Rogues Gallery in Novels: Is It Possible?

Spider-Man Rogues Gallery

Spider-Man Rogues Gallery

That’s not even all of Spider-Man’s enemies.  I can see Shriek, Shocker, Black Cat, Carrion, Jackal, and a few others that are missing.  Though I think Shocker is big one that’s missing since Black Cat goes hero at times, the others are lesser known, and Jackal is a bastard for that Spider Clone travesty in the 90’s.  Where was I?

A hero is only as good as his villain, but what about those who have multiple villains?  This is a common theme in comics since that’s all about arresting enemies instead of killing.  So you have grudge matches, team ups, returns, and all these fun twists.  But we’re going to focus on these guys as villains who constantly push the hero.  Not just push, but erode because these are the determined characters.  As much as Spider-Man is dedicated to stopping his enemies, he’d be happy to retire.  Doctor Octopus, Carnage, and their ilk would rather not stop what they’re doing.  So you can already see how a Rogues Gallery would wear on a hero’s mentality over time.  In fact, I’m sure that’s a repeated storyline for Batman.

Is it possible to do a Rogues Gallery in a novel?  I mean, comics are easy since those are typically stories without an end.  A novel has a conclusion.  So does a series.  Most times that you have a recurring villain, it’s only for one adventure and maybe a trilogy.  There’s no surprise to this character coming back like in a comic where one month Spider-Man is fighting Rhino and the next is Vulture.  Though they don’t do that any more.  Again, the limited time and push for a conclusion undoes the Rogues Gallery.  James Bond comes close, but most of his villains don’t make it out of their initial crime.  Blofeld and Jaws are the only repeat ones that I can think of, but that’s just the James Bond movies.  Again, a different medium and one that can be repeated with more acceptance than a novel.

Why do I bring this up?  Because I’m toying with the idea of a ‘superhero’ in Windemere for a book or two.  This comes from the Mylrixian/Project Phoenix idea where beings with magic-based powers or equipment awaken.  Forget the overall story because I’m not even sure about it.  One character was going to be a street level hero that uses a suit he finds in a city overrun by these magic-based villains.  So he becomes a crime-fighter, which made me want to create a Rogues Gallery.  This doesn’t seem possible right now.  Mostly because you need villains to make repeat appearances to really get a solid Rogues Gallery.  At least in my opinion.  That means several villains and a really long book.  Perhaps short stories would work?  Quite possibly.  I guess it depends all on the villains that I create for this story.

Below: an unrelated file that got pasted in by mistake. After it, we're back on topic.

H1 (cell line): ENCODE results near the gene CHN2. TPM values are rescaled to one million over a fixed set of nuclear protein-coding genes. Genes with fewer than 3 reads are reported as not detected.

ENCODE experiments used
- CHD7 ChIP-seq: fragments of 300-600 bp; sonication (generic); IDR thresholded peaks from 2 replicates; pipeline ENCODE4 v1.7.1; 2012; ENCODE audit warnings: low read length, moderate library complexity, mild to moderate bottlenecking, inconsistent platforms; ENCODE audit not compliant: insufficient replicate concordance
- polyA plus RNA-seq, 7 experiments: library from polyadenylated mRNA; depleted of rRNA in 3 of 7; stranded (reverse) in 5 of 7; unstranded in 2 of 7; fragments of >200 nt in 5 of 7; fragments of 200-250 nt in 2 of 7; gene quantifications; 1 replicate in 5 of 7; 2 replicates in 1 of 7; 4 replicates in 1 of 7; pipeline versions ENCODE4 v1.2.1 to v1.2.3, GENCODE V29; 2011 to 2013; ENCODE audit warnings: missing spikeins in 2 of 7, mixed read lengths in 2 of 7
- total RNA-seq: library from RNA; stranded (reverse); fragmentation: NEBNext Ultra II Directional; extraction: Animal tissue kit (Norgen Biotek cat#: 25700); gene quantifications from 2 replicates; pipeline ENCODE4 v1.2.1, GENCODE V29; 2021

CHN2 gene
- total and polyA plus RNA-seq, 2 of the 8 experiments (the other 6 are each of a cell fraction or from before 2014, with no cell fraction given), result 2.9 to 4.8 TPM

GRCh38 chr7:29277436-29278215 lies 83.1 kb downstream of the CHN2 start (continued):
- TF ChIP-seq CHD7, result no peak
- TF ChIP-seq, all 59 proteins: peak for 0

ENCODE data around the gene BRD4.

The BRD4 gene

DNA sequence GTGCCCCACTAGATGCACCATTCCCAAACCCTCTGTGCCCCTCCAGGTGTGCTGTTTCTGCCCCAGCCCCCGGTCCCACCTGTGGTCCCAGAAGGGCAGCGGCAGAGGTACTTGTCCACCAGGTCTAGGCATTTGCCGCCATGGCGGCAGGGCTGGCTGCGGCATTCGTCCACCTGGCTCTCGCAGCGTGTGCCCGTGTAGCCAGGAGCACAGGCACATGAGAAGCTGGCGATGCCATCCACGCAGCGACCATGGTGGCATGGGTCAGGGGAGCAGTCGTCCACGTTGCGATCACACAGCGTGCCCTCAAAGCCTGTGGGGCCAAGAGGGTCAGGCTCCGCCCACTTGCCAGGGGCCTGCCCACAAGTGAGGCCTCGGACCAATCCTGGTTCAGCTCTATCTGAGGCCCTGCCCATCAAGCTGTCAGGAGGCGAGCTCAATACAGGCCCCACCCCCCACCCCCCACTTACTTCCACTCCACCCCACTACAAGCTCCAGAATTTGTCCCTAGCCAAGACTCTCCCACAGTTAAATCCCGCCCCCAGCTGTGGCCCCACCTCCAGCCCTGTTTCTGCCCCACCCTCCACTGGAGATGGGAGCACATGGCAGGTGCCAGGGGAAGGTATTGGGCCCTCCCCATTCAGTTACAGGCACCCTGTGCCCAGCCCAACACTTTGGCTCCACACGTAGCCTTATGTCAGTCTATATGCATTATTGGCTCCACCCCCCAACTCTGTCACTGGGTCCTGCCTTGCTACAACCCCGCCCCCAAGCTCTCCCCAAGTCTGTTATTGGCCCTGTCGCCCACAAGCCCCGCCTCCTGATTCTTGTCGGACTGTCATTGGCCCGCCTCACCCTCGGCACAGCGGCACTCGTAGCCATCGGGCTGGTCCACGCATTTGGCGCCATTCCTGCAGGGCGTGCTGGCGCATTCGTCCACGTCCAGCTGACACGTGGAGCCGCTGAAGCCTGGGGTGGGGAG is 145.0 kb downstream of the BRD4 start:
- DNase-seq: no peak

I’m kind of going in W.I.P. territory, so I’ll stop since my head is spinning.  Part of me is thinking of taking everything from Project Phoenix and revolving it around this one character that has remained stable.  Need more info and the Rogues Gallery is key because we have seen that a villain or many villains can make a series.  What do you call a band of supporting heroes though?  Ally Gallery?

About Charles Yallowitz

Charles E. Yallowitz was born, raised, and educated in New York. Then he spent a few years in Florida, realized his fear of alligators, and moved back to the Empire State. When he isn't working hard on his epic fantasy stories, Charles can be found cooking or going on whatever adventure his son has planned for the day. 'Legends of Windemere' is his first series, but it certainly won't be his last.
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18 Responses to Rogues Gallery in Novels: Is It Possible?

  1. Ally Gallery sounds about right 😀

    I think shorts would work best here. As you said, novels tend to have clearer conclusions.

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  2. Bookwraiths says:

    Your fantasy superhero concept and Nicholas’ idea of an anthology seems like a great one. Can’t wait to read it.

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  3. I also noticed that it’s only the guys in there. But you’re right that Black Cat and Silver Sable are both liable to switch sides without notice.

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    • Spider-Man doesn’t have many female villains. Silver Sable was never really a bad guy, Black Cat has been a hero for a long time and only recently turned back into a villain (after this graphic was made), and then you have Shriek. In general, Marvel comics doesn’t have a lot of villainesses for some reason. Then again, I’ve also been told by some people that you can’t have a female baddie fight a male hero because then you’d get in trouble for a guy hitting a girl.

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    • Almost forgot Calypso and Stunner. All the others seem to be female versions of previously male villains.

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